Marsy’s Law for Florida launched a statewide television and digital advertising campaign, asking voters to support Amendment 6, which would “place clear, enforceable victims’ rights in the state constitution.”
The amendment, which also would raise judges’ retirement age from 70 to 75, has been ruled off the ballot after a court challenge, but that decision is being appealed.
The crime victims’ bill of rights section “would provide victims with rights that are equal to, not greater than, the rights already provided to the accused and convicted,” the group said in a press release.
But Circuit Judge Karen Gievers faulted the amendment’s ballot title and summary for not telling “voters that years of settled law and provisions that comprise the criminal justice system and the juvenile justice system will be significantly changed.”
The amendment also is being separately challenged for being “bundled,” or a combination of distinct issues. It was one of several amendments proposed by the 2017-18 Constitution Revision Commission.
“Marsy’s Law for Florida has been embraced by Floridians from every walk of life – from state leaders to local elected officials to law enforcement to the victims and families who have experienced the trauma of crime firsthand,” said Greg Ungru, Marsy’s Law for Florida State Director.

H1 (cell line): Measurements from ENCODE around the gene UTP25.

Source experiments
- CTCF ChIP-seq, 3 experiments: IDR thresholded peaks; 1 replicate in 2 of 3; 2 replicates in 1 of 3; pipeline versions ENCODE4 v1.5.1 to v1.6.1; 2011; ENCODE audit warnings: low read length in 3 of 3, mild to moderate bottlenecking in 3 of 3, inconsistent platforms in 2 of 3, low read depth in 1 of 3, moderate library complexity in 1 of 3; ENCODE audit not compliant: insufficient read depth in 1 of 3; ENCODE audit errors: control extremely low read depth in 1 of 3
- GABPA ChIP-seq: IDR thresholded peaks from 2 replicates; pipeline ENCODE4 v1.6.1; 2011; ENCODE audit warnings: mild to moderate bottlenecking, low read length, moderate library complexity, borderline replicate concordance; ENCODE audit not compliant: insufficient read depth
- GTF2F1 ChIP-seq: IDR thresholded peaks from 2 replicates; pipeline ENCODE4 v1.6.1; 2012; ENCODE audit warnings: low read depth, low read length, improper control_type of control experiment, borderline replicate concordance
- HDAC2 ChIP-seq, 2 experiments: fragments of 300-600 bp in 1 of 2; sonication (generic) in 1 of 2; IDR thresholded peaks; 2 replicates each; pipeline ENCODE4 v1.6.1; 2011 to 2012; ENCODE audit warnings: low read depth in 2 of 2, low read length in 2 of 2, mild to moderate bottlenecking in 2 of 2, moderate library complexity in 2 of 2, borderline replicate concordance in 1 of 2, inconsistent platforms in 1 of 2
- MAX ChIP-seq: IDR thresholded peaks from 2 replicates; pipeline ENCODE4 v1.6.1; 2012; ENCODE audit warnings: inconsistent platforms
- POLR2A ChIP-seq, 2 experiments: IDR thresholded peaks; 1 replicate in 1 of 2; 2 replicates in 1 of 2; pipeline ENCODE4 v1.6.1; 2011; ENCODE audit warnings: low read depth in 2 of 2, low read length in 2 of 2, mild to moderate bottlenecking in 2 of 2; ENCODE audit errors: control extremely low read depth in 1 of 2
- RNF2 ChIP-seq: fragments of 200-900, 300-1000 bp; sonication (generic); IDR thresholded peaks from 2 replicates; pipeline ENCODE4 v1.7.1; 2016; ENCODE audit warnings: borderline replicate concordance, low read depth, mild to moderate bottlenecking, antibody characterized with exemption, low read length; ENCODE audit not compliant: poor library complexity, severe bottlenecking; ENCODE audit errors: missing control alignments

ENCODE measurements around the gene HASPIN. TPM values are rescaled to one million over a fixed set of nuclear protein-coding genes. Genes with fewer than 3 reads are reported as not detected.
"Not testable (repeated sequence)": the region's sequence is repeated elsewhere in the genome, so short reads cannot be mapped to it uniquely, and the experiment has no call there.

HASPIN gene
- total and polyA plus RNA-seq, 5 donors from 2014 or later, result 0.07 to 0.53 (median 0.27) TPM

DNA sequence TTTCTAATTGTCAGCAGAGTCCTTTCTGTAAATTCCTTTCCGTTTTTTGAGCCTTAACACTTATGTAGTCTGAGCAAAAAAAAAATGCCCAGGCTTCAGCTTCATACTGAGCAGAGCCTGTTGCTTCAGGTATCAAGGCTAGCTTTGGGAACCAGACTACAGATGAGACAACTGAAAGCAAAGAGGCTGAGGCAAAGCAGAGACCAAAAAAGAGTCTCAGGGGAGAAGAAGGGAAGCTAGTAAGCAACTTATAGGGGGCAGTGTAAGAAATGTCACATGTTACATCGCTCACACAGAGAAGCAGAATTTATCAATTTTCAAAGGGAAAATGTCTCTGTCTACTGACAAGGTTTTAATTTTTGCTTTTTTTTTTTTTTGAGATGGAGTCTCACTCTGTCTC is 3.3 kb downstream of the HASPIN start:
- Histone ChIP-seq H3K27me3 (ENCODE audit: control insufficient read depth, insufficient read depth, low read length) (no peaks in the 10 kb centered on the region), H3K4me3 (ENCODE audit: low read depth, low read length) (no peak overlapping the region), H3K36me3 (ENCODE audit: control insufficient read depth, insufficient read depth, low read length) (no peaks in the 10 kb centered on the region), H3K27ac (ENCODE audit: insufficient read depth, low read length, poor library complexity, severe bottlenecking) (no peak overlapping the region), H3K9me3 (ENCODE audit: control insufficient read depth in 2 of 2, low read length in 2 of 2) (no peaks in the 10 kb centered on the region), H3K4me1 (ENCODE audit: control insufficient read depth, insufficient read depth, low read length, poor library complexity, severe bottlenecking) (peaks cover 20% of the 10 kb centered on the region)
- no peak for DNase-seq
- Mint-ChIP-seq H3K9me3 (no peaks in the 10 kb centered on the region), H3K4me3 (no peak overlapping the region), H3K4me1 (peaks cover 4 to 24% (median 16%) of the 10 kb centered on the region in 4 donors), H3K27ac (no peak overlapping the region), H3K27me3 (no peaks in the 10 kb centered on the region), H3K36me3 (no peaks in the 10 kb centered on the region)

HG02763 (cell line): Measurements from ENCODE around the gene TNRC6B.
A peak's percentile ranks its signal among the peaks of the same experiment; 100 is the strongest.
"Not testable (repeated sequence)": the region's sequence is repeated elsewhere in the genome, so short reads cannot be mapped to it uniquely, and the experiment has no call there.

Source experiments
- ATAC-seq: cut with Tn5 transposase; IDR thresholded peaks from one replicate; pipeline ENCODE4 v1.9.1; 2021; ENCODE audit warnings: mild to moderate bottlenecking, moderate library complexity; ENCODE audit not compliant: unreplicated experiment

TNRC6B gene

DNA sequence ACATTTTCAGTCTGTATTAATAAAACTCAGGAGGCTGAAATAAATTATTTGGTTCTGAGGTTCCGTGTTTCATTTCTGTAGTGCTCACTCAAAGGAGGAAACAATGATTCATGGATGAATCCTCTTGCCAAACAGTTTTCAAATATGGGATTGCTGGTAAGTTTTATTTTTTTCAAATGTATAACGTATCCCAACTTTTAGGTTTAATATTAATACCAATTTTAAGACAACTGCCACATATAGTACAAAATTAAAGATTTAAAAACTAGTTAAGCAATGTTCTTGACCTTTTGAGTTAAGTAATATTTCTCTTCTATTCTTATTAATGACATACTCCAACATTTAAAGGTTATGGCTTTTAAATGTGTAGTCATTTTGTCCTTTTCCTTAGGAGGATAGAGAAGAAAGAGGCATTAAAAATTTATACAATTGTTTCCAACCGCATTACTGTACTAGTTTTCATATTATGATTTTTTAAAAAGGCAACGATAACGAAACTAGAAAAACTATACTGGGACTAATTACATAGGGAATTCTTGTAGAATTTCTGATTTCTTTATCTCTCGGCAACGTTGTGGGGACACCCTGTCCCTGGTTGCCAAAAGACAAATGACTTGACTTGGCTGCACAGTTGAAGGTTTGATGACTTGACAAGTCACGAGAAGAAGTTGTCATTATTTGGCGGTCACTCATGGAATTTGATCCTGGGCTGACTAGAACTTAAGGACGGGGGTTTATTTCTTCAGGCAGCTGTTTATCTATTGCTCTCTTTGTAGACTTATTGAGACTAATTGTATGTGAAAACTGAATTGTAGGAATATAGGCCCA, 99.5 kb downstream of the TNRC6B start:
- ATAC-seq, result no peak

“Through our campaign efforts we will be educating, informing and adding to the widespread, bipartisan support that already exists for Amendment 6.”
Videos began airing this week on television stations and running on digital and social media platforms in markets across the state, the organization said.
All amendments must receive at least 60 percent approval on the November general election ballot to be added to the state constitution.
August 31, 2018 at 10:37 pm
The article does not explain Amendment 6!
Roy D Beman
September 2, 2018 at 8:20 am
This is not an explanation! I want specifics.
September 4, 2018 at 9:11 am
If you google “Marsy’s Law”, it’s an expansion of victim’s rights, like restitution, and being able to be heard at every level of the court process. It was first started in California. I, for one, am completely for expanding victim’s rights, but I don’t like how they bundled it in with raising the retirement age for judges and other provisions that should be on their own.
September 5, 2018 at 7:24 pm
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